EXPLOREMY LIBRARY
Cars & Motorcycles
Classic Bike

Classic Bike

July 2020

Classic Bike helps and inspires enthusiasts to get more from their passion for classic motorcycles. The magazine shares their fascination with motorcycling’s heroic past while also helping them buy, fix and improve the bikes in their shed. Our main areas of content are: - Inspirational and entertaining reads that celebrate the glory of motorcycling, from riding stories that put the reader in the seat of history’s greatest bikes to incredible racing tales - Restoration stories and instructional features that inspire and help people get their tools out and sort out their old bike - In-depth technical features from the most expert and authoritative writers in motorcycling If you share our passion about classic motorcycles from the last century, you'll enjoy reading Classic Bike.

Country:
United Kingdom
Language:
English
Publisher:
H BAUER PUBLISHING LIMITED
Frequency:
Monthly
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12 Issues

in this issue

2 min.
a love lost

THESE LATEST ISSUES of CB have had me pulling up sandbag after sandbag, relating old tales of my biking youth. So here’s another – this time stirred by going through all the Ducati 750GT words and pics that Alan Cathcart sent us for this month’s cover feature. ‘I REGRETTED LETTING THAT RACY DUCATI SLIP THROUGH MY FINGERS’ I’d stupidly sold my gorgeous TR6 to pursue a career working for the Queen (actually on an RAF base – big mistake, long story, best forgotten). I figured I’d be done with bikes at this time and had my life all mapped out, but at weekends I still wanted to dash home to Wiltshire, hang out with my mates, play footie on Saturday afternoon and drink beer on Sunday night. You know the kinda deal.…

3 min.
the 265 mph sportster

Bonneville, 1970. The big money was on Don Vesco taking the outright motorcycle land speed record. Vesco was a former top class road racer turned tuner, who ran world champion Kel Carruthers on his 250 and 350 Yamahas at Daytona. But at Bonneville, running two 350cc Yamaha R3 two-stroke twin motors in a streamliner called Big Red, Vesco was at the controls and going fast. During the previous year’s Speedweek he’d hit 227mph and in 1970 he clocked an average of 251.924mph (over the two runs required for a record) to beat Robert Leppan’s 1966 record of 245.667mph, set riding the Triumph double-engined, Alex Tremulis-designed Gyronaut. But Vesco would hold the new record for only the shortest period of time. Just a month later, Harley-Davidson showed up at the salt flats after…

1 min.
speed merchants

BEFORE ACHIEVING FAME as an aviation pioneer, American Glenn Curtiss recorded 64mph over a measured mile at Yonkers, New York in 1903 on a home-built V-twin. His efforts were never ratified as an official world record, so the honour of being the first man to chalk up the first official land speed record was Henri Cissac, who clocked 87mph over a 1000-metre course on his 1498cc Peugeot V-twin at Blackpool in 1905. Land speed record breaking was in vogue in the 1920s and ’30s, but interest really peaked in the early 1970s thanks to the race between Don Vesco, Robert Leppen and Cal Rayborn to set new standards... * This was the first record to exceed the unofficial record that stood for 20 years set by Glenn Curtiss in 1907. Riding…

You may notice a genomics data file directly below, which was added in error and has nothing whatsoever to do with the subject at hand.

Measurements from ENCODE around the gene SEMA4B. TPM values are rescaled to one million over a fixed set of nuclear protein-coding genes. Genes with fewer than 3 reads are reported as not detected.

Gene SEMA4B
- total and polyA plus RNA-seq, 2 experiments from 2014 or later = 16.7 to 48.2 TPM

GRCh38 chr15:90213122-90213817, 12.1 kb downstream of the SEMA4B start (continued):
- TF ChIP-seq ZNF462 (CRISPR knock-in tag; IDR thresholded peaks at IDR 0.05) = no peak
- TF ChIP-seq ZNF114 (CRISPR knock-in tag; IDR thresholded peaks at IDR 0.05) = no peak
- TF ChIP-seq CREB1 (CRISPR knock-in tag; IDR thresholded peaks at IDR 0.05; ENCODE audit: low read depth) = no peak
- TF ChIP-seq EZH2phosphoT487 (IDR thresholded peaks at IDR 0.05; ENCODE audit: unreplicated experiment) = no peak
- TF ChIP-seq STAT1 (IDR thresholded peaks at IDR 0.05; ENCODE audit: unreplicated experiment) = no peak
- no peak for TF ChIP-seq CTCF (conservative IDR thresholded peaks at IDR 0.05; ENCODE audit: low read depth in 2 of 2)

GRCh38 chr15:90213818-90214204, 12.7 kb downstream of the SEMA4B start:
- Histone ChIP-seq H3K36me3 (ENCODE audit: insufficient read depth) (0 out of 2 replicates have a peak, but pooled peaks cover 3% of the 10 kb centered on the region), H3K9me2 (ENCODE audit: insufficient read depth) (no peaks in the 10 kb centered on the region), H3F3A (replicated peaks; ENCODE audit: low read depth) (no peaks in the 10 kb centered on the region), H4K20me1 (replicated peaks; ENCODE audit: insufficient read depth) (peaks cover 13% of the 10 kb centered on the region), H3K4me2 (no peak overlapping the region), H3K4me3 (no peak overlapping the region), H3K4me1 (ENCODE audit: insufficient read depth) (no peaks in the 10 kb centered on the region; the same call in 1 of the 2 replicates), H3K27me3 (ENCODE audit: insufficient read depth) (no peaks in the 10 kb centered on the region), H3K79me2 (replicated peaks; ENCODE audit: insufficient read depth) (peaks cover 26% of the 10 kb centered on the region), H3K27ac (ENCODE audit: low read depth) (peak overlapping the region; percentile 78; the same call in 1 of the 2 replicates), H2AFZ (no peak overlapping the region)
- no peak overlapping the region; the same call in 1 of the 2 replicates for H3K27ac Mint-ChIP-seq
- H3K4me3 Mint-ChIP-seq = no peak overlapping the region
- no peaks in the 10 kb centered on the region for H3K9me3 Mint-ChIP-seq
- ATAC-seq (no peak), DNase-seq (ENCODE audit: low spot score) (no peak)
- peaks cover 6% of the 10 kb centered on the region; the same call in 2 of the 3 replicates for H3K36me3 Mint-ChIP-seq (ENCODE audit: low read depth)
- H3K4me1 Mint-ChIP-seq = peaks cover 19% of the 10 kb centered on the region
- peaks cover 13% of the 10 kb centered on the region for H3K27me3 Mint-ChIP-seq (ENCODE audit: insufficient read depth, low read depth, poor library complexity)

4 min.
inspired by bianchi

BIANCHI IS THE world’s oldest bicycle manufacturer still in business, and continues to produce top-class machines – although the famous Italian brand is now owned by a company in Sweden. Edoardo Bianchi opened his Milan bicycle manufacturing business in 1885, moving into the production of motorcycles in 1897 and cars in 1900. Post-World War II, Bianchi produced a range of lightweight machines to satisfy the demand for low-cost transportation, but the firm earned a reputation for its race bikes – initially 125 and 250cc singles, then later, 250, 350 and 500cc double overhead cam twins. When Italian-based Plan B Motorcycles owner Christian Moretti decided to build this special using a Rotax single cylinder single, he was drawn to the style of the post-war Bianchi – but wasn’t quite sure how to classify the…

3 min.
carlo ubbiali 1929-2020

MOTORCYCLE RACING HAS lost the rider who dominated the first decade of world championship racing. Carlo Ubbiali, who passed away at the age of 90 on June 2 after contracting Covid-19, won nine world titles between the years of 1950 and 1960. Only two riders have amassed more championships: Giacomo Agostini and Angel Nieto, while only Mike Hailwood and Valentino Rossi have equalled his haul. The little Italian was born on September 22, 1929, the son of a motorcycle dealer in Bergamo, and started racing immediately after the war, when he was still under-age. He won a race at his first meeting and another at his second, but was disqualified when the organisers discovered he had yet to celebrate his 18th birthday. In 1948 Ubbiali took part in the first post-war event at…

5 min.
quality comes in all shapes and sizes

IN THESE CORONAVIRUS affected times I’m re-reading all my magazines and I chanced upon Rick’s commentary in the November issue about ‘quality that’s hard to restore’, regarding Japanese motorcycles. In some respects, he is absolutely correct, in that most Japanese bikes were of superior quality – and, on the surface, it appears hard to replicate this original build quality. But at the same time, there is much that can be improved and much that simply must be either fixed as best as your budget allows or left as is. For instance, Japanese chromework was decent, but never show quality – and one has to be careful when replacing or rechroming parts to not go overboard unless your goal is a ‘trailer queen’ or ‘show stalker’ that never gets ridden or…